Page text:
American Historical Association, Barack Obama, David A. Hollinger, God and Jesus stuff, History, Jeremiah Wright, Jon Butler, militants, Religion, Sarah Palin, secularization thesis
From Inside Higher Education (21 December 2009): “Religion is the most popular theme studied by historians, according to a new survey of members of the American Historical Association.”
The association surveyed some of its members working in religion to ask for theories about the revival of interest and heard four common explanations:
- Interest in the rise of “more activist (and in some cases ‘militant’) forms of religion.”
- An “extension of the methods and interests of social and cultural history.”
- The impact of the “historical turn” in other disciplines, including religious studies.
- Increased student demand for courses on the subject.
(Inside Higher Education, 21 December 2009)
Religion displaces “cultural history” as the most popular research area for the previous 15 years – the two categories heading out “women”, “intellectual”, “African-American”, “gender”, “political”, “diplomatic/international”, “military”, “science and technology”, and “social” themes in historical research. Looking at these survey categories, however, if they were grouped differently – say if “women” and “gender” history were grouped together, or “cultural” with “social” history – the survey conclusions would differ. But there has at least been a steady increase in the study of religious history since 1992, most of it occurring in the 1990s (before 9/11, not lending much support to one rationale given in the news reports).
“I do believe that the increased attention to religion comes primarily from the obvious inadequacy of the secularization thesis to explain world history since 1945 or, at least, since 1970. Events in the middle east, from the long-standing argument about the founding of Israel to the Iran-Iraq war to the rise of the Taliban to the now several American military ventures there and the political effects of an expanding radical Islamic terrorism, then to American politics since the Civil Rights movement and its conservative “Christian” sequel, all suggest the centrality of religion in making modern events, at least in the United States and many, if not all, areas of the world.”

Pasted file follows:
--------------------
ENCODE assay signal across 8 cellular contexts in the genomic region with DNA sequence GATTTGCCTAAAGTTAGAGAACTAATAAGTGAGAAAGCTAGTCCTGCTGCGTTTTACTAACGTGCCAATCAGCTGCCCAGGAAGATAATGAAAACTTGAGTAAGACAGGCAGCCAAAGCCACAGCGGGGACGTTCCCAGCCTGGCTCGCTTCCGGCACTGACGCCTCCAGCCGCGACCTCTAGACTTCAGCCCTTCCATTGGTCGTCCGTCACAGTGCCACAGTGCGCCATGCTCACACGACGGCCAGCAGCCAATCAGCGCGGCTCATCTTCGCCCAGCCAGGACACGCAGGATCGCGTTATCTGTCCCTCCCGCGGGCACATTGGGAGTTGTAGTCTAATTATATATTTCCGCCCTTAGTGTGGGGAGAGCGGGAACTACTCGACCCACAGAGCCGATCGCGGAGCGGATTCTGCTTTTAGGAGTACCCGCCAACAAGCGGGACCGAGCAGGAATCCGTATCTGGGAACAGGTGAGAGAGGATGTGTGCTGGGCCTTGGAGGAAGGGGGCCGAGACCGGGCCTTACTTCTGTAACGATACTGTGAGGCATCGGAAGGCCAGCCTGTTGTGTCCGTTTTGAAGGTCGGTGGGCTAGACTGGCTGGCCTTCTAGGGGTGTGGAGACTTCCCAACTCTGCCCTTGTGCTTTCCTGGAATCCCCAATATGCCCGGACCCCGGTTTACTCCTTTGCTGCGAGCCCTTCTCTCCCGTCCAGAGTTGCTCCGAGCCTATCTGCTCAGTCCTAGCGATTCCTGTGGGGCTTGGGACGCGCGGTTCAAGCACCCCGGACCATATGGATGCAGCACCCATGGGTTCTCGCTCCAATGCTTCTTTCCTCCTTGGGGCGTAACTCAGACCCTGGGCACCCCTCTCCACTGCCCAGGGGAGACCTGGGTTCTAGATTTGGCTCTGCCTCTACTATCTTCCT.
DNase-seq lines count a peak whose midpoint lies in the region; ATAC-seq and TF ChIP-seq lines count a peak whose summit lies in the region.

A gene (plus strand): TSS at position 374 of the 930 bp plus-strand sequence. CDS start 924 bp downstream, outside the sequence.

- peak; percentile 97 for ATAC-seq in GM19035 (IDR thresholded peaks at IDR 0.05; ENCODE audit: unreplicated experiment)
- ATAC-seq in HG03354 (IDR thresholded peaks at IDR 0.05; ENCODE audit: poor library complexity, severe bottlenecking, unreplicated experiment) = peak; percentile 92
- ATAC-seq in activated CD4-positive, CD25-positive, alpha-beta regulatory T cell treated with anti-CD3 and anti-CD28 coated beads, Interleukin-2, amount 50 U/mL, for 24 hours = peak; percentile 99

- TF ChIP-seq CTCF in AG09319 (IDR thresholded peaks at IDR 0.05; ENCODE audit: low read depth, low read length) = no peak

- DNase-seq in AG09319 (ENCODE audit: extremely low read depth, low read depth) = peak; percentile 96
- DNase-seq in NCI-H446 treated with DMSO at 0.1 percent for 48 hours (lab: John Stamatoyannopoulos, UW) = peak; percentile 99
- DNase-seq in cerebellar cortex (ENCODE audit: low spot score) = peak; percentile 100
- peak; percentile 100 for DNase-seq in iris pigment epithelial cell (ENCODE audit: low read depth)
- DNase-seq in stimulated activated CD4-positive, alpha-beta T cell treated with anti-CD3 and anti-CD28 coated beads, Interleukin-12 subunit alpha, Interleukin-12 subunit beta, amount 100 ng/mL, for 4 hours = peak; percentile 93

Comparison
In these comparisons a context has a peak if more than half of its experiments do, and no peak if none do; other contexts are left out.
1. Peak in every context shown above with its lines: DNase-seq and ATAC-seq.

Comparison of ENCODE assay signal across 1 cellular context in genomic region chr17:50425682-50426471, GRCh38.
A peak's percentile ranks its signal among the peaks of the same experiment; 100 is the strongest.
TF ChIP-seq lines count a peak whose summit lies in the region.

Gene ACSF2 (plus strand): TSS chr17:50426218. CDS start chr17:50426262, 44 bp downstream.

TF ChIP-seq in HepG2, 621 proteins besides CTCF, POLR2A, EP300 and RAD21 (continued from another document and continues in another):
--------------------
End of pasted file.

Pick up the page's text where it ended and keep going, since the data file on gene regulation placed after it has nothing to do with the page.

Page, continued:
“Religion is too important to be left in the hands of people who believe in it. Finally, historians are coming to grips with this simple truth … Having argued in workshops and symposia over the course of many years that religion needs to be studied more extensively (see, for instance, the Journal of American History, September 2003), I found that a major obstacle was fear on the part of my colleagues that they would be taken by others to have bought into all that God and Jesus stuff. Nonsense, was my response; there is room for all honest scholars. What turned the tide? Not my argumentation, which long fell on deaf ears. I suspect the big thing has been the increased role that publicly displayed religious faith has played in American politics during recent elections. Religion is harder to ignore if it keeps coming back and hitting you again and again. Thanks, Sarah Palin (and Rick Warren, and Rev. Wright, and yes, even Barack Obama).”
(David A. Hollinger)